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targets that her Department, its agencies and non- departmental public bodies are required to meet, apart from those set out in the public service agreements for 1999 to 2002 and 2001 to 2004; and if she will specify for each target (a) who sets it and (b) who monitors achievement against it. 
Mr. Stephen Twigg: The Department has a wide range of targets to deliver its agenda. High level targets are set out in "Delivering Results, A Strategy to 2006", available via the DfES website, www.dfes.gov.uk. These are cascaded through non-departmental public bodies, local education authorities and schools and reflected in their plans. Progress against targets is monitored by the Department, the Office for Standards in Education, the Adult Learning Inspectorate, and by non-departmental public bodies and local partners involved in the delivery of the education, training and skills agenda. The Department publishes information on performance against key targets in its departmental report, which is available from the House of Commons Library, and via the Department's website, www.dfes.gov.uk.
Dr. Kumar: To ask the Secretary of State for Education and Skills what measures are (a) in place and (b) under discussion in her Department in order to ensure compliance with the WEE Directive. 
Estelle Morris: My Department held no centrally organised Christmas parties for staff in 2001. Some individual divisions or teams will have organised their own events, but these would have been funded by contributions from the staff themselves.
Mr. Forth: To ask the Secretary of State for Education and Skills what information is held by her Department on each hon. Member in relation to (a) personal relationships, both current and past, (b) financial status and dealings,
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(c) connections with companies and interest groups, (d) connections with Governments and (e) published works; and what was held in January 2002. 
Mr. Stephen Twigg: Ministers and officials in the Department for Education and Skills have access to published reference sources, as well as to the information about hon. Members made publicly available by the House authorities, for the purpose of parliamentary business.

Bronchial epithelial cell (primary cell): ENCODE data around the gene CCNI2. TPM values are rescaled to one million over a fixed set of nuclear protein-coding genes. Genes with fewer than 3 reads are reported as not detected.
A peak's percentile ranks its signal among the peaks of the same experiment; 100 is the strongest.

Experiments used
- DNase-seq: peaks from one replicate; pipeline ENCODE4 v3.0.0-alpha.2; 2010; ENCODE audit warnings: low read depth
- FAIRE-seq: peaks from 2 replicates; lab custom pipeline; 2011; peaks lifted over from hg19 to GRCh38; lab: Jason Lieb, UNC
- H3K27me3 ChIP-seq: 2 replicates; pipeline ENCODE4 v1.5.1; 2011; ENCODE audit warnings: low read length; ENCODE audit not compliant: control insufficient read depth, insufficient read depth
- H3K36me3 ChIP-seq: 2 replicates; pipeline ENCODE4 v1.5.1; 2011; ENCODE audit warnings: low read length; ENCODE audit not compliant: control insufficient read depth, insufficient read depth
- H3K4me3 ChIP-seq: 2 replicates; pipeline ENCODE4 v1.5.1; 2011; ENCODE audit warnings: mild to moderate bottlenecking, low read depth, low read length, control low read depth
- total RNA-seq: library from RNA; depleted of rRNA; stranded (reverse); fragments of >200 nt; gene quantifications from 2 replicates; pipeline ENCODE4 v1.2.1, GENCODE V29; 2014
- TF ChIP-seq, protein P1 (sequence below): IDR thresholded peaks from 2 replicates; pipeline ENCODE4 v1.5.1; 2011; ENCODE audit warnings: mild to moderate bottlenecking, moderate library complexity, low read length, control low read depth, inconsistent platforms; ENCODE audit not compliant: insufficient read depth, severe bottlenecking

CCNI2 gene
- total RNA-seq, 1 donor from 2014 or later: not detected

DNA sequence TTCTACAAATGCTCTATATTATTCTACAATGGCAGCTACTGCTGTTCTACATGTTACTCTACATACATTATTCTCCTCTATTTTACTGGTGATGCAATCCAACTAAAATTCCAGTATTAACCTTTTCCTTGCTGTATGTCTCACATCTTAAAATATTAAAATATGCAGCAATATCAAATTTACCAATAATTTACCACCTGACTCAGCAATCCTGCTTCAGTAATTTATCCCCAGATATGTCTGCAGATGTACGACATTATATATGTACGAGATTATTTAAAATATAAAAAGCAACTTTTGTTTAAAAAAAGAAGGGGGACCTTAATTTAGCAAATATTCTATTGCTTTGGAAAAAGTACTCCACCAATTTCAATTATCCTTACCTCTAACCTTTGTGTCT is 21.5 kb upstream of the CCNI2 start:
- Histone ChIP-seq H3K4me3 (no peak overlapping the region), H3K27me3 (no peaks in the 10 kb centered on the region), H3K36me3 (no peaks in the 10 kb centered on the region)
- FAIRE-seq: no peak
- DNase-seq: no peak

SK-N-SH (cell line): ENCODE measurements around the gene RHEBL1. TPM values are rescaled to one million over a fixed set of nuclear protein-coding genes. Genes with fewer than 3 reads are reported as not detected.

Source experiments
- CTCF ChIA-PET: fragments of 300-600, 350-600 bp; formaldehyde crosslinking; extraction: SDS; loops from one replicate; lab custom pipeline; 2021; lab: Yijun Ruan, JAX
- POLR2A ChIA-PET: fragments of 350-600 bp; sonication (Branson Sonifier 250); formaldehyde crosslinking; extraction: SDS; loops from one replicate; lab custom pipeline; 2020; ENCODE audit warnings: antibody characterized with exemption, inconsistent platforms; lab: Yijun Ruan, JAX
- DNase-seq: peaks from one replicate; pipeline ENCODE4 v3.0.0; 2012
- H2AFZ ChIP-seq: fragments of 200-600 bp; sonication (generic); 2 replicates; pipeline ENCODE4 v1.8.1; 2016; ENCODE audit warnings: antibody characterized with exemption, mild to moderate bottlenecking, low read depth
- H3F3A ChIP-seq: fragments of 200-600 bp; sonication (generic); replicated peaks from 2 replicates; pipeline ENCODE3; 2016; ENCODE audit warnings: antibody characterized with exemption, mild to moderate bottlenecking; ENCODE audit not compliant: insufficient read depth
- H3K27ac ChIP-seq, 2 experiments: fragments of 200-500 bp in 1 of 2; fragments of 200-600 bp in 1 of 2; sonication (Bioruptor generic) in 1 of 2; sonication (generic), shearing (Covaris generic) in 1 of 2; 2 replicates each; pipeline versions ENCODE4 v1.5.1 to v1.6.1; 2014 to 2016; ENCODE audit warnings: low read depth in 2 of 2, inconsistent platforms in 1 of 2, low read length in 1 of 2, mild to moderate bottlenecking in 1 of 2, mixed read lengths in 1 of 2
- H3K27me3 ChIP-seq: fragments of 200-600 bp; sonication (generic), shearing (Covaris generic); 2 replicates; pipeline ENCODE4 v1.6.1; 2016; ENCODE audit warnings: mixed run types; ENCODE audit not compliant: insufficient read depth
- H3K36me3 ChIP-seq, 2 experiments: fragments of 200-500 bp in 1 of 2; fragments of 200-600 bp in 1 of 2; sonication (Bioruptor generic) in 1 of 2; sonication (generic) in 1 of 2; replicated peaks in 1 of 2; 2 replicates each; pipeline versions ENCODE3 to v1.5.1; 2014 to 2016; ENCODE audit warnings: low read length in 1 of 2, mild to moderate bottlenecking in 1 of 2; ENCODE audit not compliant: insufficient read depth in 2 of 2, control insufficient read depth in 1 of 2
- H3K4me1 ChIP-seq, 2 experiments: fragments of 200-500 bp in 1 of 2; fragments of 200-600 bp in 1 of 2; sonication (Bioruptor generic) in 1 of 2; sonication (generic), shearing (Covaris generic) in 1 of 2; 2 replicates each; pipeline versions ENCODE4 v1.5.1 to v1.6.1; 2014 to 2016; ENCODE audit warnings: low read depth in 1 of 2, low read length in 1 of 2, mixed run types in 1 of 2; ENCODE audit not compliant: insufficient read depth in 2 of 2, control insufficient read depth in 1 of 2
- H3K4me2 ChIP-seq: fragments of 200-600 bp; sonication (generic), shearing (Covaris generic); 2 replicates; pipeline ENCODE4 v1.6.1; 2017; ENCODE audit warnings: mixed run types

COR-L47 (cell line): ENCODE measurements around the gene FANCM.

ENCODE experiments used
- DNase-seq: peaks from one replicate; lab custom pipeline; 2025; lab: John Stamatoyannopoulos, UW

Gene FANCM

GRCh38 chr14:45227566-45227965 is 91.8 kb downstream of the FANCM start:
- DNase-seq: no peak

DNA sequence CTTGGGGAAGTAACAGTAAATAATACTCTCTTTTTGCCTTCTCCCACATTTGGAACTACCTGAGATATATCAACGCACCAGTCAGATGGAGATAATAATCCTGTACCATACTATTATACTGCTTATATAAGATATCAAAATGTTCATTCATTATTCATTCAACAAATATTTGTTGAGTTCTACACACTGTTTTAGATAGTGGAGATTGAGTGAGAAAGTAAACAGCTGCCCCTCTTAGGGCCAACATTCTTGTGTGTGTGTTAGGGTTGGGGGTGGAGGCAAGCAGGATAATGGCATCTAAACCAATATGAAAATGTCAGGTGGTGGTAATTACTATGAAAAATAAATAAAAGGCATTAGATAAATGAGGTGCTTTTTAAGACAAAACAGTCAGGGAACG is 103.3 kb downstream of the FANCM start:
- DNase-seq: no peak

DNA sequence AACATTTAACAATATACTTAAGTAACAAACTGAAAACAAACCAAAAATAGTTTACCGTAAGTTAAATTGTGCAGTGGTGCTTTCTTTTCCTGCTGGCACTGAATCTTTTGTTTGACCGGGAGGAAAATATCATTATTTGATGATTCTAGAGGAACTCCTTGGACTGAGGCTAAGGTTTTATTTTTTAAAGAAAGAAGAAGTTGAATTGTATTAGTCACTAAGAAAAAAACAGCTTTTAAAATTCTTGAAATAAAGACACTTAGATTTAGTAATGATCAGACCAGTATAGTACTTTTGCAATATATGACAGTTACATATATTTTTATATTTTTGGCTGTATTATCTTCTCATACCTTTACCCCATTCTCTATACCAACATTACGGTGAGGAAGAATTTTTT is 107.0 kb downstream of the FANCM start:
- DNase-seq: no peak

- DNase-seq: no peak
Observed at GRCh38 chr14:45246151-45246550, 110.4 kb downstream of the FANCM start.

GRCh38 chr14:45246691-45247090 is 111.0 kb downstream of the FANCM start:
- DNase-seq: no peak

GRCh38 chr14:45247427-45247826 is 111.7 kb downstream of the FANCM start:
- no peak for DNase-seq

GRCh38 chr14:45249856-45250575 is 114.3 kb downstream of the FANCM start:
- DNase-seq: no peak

Mr. Cousins: To ask the Secretary of State for Education and Skills what the levels of tuition fees are for overseas students attending universities in England and Wales in each year since 1996; and what concessions applied to students from (a) low income and (b) heavily indebted poor countries. 
Margaret Hodge: The requested information is not held centrally. Universities are responsible for setting their own level of tuition fees for overseas students. Overseas fees are generally around £6,000 to £8,000 per year for an undergraduate course but can range from £4,000 to £17,000 per year depending on the institution, the level and the type of course. The UK Government and other UK organisations provide a number of scholarships and awards to help international students study in the UK. For example, the Foreign and Commonwealth Office is providing up to 1,000 extra postgraduate and research places through the Chevening scholarship scheme. Universities also have flexibility in dealing with individual students' circumstances and waive or reduce fees where they consider appropriate: a number of universities are currently waiving overseas fees for students from Zimbabwe.